-1
$\begingroup$

This question already has an answer here:

Using pumping lemma, how can I prove that $L=\{a^n b^m c^k \mid n = m \vee m\neq k\}$ is not regular?.

If I choose $w= a^m b^m c^m$ and pump up with $i=2$, if have $a^m=1 b^m c^m$ but the string is still in the language. Any hint?

$\endgroup$

marked as duplicate by D.W., Nicholas Mancuso, Luke Mathieson, David Richerby, Juho May 8 '15 at 9:07

This question has been asked before and already has an answer. If those answers do not fully address your question, please ask a new question.

  • $\begingroup$ I tried to improve your question, but there are still parts that do not make sense for me. $\endgroup$ – babou May 7 '15 at 22:20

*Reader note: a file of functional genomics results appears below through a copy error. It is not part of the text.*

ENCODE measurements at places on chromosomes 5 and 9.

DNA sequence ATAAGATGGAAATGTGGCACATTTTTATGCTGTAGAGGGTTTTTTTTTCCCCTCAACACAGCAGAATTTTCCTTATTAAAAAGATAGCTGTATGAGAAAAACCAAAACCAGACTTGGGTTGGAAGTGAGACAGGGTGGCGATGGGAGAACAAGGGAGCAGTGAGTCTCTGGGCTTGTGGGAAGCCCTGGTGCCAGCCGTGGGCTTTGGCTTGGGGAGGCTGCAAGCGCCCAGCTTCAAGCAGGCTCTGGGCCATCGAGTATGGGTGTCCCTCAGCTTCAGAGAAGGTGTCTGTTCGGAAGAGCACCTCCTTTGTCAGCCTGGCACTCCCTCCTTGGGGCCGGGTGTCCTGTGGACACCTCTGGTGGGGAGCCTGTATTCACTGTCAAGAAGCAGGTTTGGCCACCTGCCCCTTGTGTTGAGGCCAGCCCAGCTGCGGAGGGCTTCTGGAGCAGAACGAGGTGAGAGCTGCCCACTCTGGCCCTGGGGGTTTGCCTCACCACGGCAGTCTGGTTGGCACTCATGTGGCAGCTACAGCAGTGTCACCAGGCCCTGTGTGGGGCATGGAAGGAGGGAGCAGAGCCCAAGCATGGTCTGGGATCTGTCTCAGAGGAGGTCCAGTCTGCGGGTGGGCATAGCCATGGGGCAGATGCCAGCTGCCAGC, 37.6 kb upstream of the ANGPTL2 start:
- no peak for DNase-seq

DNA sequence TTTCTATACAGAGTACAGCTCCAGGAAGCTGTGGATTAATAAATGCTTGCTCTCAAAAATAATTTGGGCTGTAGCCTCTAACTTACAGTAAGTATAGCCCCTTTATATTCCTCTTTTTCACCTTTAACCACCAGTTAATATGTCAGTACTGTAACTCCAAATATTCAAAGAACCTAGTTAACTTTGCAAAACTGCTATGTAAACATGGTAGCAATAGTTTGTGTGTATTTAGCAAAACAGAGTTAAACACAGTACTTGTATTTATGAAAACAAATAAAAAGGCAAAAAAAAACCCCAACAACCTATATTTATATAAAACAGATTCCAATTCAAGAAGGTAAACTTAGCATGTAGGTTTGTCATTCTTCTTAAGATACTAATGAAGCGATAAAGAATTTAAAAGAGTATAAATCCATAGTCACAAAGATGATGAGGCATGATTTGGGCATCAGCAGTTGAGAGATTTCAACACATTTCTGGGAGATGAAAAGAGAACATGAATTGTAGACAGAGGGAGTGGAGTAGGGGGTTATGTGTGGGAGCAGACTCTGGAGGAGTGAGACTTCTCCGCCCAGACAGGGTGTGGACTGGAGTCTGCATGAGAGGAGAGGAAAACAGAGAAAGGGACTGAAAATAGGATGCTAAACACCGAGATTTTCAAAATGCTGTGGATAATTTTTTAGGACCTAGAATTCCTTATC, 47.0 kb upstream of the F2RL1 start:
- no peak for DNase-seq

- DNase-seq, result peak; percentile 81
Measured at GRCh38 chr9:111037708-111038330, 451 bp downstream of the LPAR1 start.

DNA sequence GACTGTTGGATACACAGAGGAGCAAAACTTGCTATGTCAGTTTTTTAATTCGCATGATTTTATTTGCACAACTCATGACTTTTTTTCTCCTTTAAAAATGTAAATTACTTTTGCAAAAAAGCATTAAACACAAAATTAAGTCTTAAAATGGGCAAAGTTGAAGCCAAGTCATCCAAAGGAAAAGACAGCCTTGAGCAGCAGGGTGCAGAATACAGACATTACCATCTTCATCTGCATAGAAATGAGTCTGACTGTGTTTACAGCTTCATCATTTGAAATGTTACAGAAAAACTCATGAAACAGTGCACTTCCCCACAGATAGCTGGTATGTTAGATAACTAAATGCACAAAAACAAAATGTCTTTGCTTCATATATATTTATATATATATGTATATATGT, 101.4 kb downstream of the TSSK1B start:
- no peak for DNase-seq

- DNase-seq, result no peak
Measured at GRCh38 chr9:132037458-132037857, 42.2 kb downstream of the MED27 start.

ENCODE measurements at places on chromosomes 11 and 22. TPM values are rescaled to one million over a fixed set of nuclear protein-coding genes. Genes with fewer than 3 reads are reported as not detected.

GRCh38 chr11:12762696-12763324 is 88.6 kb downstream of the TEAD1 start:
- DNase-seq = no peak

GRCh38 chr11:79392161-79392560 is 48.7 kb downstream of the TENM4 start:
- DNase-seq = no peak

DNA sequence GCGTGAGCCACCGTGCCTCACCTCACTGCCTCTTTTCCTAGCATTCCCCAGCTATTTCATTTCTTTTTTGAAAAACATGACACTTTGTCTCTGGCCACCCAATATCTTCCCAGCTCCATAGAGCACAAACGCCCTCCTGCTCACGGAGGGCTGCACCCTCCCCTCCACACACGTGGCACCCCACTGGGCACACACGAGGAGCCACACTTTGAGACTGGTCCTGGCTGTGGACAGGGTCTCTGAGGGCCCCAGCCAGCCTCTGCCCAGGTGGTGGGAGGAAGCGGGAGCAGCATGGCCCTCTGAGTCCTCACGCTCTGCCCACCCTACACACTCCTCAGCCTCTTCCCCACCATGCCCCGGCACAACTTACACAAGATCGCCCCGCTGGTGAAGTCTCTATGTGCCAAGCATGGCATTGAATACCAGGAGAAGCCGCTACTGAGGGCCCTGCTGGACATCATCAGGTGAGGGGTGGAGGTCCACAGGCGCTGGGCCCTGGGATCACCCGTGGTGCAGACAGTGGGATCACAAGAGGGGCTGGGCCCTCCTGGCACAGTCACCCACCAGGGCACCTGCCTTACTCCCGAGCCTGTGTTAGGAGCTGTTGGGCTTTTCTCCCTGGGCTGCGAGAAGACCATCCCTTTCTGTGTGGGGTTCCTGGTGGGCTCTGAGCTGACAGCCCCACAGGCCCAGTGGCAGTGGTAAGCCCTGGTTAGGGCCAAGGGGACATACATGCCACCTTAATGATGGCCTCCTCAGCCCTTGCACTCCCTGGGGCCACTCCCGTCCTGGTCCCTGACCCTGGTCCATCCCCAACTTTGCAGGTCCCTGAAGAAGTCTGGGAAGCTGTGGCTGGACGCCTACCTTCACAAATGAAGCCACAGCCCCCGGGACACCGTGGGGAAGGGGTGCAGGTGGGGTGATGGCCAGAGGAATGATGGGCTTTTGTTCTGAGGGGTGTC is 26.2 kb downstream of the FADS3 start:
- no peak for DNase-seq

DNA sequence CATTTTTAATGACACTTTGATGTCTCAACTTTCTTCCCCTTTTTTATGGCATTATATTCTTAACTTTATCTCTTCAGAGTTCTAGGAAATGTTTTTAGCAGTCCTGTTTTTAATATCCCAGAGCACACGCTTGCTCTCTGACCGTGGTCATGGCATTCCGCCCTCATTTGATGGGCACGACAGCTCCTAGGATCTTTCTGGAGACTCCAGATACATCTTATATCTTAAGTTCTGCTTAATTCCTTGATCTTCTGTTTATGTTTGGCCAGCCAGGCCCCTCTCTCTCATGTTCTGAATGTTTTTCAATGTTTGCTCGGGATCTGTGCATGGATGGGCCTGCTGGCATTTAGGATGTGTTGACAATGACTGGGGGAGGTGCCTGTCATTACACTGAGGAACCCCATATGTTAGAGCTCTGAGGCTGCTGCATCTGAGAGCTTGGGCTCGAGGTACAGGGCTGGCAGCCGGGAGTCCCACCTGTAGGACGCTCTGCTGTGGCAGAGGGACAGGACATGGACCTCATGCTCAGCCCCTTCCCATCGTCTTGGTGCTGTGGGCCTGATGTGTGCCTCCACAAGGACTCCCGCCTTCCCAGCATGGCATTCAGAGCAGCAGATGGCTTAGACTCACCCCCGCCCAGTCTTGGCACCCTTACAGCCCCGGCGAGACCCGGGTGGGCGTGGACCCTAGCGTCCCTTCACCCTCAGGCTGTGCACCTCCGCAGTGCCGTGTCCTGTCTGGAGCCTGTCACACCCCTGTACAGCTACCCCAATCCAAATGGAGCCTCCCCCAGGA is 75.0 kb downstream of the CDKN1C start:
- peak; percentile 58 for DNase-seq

1
$\begingroup$

The easiest way to show that $L$ isn't regular is by noticing that $$ L \cap b^+c^+ = \{ b^m c^k : m,k \geq 1, m \neq k \}. $$ This should look familiar.

$\endgroup$
  • $\begingroup$ yes i do agree but what if i want to use the pumping lemma? $\endgroup$ – user3841581 May 9 '15 at 5:35
  • $\begingroup$ Then keep working on it. $\endgroup$ – Yuval Filmus May 9 '15 at 5:42
  • $\begingroup$ i think i got an idea; what if for a given m, we choose w=a^m b^m a^m; clearly this w is in L; and we can easily find the contradiction of the pumping lemma here $\endgroup$ – user3841581 May 9 '15 at 7:43

Not the answer you're looking for? Browse other questions tagged or ask your own question.